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190245 profile image
Dave

I'm clearly confused... which object should we talk to, to obtain the window's height/width, since it is intrinsically a property of the window?

Let's say that a window cleaner wants to give a quote over the phone... they will probably want to know the number & size of the windows...

Maybe the fix here is that we introduce yet another model, the GlassPane, since a window could be single/double/triple glazed etc... and then (to me), it becomes the job of the GlassPane to know it's dimensions. That feels a little too over-zealous application of Single Responsibility Principle though.

If the responsibility might, or might not lay with the Window to know it's width, at what point do we decide who's responsibility is it? If a bug is raised about it, how do we know where to fix if it responsibilities aren't tied down?

Also, I would argue that to a certain degree, the database should be considered before the models. There may be factors affecting your choice of database, which then force you down certain roads in model design. For example, if your employer says "We already have PostGres instances that DBAs know how to support... we can't justify the cost of licence & training for MSSQL" - that might affect the length of fields you can allow, etc.

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Winston Puckett

I'm so so glad we found each other's articles. I'm excited to work through the other 27 parts.

Stefan Tilkov describes something similar with the Anemic Service (in reference to microservices). I had no idea the term originally came from this.

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oloryn profile image
Ben Coleman • Edited

Hmmmm. The "Wrong" and "Right" sample code is identical - both are the same file. This also happens in some (but not all) of the other articles in this series.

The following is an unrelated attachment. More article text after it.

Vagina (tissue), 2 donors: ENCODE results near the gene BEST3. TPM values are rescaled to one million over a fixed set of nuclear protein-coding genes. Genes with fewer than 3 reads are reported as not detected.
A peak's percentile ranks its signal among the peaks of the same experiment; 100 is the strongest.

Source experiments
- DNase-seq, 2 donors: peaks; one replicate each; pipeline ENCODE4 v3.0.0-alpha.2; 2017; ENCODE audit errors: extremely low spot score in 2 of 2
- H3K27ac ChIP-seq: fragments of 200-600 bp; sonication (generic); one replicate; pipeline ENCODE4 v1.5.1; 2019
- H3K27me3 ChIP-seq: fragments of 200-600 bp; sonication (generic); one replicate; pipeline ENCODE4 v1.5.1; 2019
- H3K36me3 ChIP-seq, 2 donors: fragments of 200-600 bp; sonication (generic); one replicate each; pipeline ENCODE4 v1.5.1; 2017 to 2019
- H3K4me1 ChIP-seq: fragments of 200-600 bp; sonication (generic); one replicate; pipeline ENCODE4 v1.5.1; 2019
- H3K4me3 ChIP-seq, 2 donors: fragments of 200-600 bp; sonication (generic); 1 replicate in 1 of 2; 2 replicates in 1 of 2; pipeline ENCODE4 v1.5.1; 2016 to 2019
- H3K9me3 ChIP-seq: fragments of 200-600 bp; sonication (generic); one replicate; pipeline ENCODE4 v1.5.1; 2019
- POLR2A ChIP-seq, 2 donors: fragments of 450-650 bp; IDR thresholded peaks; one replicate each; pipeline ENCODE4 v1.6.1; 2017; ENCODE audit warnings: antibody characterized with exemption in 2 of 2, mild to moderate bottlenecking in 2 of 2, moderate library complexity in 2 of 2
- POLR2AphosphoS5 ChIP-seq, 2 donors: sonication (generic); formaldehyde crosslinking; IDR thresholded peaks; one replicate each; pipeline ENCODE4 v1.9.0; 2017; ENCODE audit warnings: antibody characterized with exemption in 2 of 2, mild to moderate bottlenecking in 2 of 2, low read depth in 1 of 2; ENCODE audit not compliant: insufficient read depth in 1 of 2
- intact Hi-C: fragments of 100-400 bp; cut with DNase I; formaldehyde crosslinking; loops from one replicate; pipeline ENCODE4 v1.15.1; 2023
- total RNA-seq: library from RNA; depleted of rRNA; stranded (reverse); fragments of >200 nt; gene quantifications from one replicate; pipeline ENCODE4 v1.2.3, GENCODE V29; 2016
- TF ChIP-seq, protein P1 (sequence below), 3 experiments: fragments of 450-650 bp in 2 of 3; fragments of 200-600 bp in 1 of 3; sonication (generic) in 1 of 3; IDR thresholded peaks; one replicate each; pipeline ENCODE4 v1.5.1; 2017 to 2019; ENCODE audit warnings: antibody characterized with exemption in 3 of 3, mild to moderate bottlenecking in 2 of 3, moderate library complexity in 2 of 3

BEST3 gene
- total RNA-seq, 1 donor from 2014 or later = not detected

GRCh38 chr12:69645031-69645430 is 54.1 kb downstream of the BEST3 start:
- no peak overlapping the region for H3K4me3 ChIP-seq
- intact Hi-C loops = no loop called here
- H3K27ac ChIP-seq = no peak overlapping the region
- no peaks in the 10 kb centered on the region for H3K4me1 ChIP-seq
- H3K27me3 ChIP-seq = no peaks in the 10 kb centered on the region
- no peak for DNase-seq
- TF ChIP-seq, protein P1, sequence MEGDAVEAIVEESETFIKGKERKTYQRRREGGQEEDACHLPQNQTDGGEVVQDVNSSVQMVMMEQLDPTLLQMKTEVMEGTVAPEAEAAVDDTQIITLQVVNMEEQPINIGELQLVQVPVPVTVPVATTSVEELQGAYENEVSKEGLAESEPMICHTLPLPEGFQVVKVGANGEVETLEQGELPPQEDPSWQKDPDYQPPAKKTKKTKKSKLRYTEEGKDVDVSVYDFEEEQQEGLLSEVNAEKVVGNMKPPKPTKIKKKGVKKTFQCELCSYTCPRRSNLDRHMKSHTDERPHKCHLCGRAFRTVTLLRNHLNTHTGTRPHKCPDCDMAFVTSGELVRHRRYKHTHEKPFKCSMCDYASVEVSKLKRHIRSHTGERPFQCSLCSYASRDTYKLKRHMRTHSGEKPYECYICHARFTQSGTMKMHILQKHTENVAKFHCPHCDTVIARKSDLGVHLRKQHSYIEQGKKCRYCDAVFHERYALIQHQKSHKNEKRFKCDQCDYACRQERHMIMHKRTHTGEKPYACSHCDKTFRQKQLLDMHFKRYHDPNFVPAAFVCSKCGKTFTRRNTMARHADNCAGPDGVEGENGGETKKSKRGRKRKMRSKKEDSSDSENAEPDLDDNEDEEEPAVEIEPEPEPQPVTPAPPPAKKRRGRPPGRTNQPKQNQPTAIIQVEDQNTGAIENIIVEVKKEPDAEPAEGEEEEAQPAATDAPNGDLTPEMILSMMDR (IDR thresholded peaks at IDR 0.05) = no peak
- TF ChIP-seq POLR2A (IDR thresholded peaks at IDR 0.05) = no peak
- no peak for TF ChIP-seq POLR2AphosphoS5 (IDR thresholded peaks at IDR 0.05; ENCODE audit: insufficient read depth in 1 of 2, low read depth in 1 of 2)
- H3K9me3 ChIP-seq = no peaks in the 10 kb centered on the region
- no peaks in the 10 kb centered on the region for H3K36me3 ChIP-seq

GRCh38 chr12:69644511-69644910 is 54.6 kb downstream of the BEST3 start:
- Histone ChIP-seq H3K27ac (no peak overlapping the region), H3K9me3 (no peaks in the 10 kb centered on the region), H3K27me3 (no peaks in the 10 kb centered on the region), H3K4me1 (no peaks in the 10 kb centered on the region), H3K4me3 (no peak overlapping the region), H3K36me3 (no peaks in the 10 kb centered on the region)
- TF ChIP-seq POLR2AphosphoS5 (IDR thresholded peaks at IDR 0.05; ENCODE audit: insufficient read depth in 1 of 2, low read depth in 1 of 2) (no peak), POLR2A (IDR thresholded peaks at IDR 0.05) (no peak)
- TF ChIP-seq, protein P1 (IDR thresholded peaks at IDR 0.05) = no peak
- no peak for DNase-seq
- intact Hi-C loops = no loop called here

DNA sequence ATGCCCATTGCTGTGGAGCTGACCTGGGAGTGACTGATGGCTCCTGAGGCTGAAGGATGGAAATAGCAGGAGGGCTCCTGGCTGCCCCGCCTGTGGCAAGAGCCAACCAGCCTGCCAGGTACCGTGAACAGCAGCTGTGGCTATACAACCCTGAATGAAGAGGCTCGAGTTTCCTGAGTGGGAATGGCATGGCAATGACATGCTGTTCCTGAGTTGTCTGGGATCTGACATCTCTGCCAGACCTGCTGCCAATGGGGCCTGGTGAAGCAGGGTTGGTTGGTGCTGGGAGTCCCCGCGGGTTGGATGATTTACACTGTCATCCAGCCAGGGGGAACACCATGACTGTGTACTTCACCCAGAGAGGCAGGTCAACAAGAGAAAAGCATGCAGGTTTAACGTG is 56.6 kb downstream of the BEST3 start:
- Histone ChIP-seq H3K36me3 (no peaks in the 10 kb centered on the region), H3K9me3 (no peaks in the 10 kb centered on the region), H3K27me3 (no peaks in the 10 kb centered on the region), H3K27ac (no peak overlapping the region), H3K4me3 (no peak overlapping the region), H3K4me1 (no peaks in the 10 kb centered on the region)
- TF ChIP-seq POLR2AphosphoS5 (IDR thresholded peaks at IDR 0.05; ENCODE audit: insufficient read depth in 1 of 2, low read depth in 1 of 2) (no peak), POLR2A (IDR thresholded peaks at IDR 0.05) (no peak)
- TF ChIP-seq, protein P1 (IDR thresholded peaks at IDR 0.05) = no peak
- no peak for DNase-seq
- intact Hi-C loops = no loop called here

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oloryn profile image
Ben Coleman

Never mind. This appears to be a bug in the Android DEV app. Refreshing the page clears it up.

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mcsee profile image
Maxi Contieri Author

Thank you. I ve seen this erratic behavior before in my articles. Hope they will solve it

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dakujem profile image
Andrej Rypo

So, DTOs are an example of the "wrong"? I would use an anemic DTO to transfer low-level data, for example for the database layer. These DTOs are mapped to domain models once they hit the application layer.

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mcsee profile image
Maxi Contieri Author

This is accidental complexity imposed by the language/architecture you chose and not a developer code smell. If the mapping is done through constructors with validations I guess we can skip it as long as you don't give responsibility to those DTOs.

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biffbaff64 profile image
Richard Ikin

Am I missing something here? Width and Height are important properties of a window as is access to them.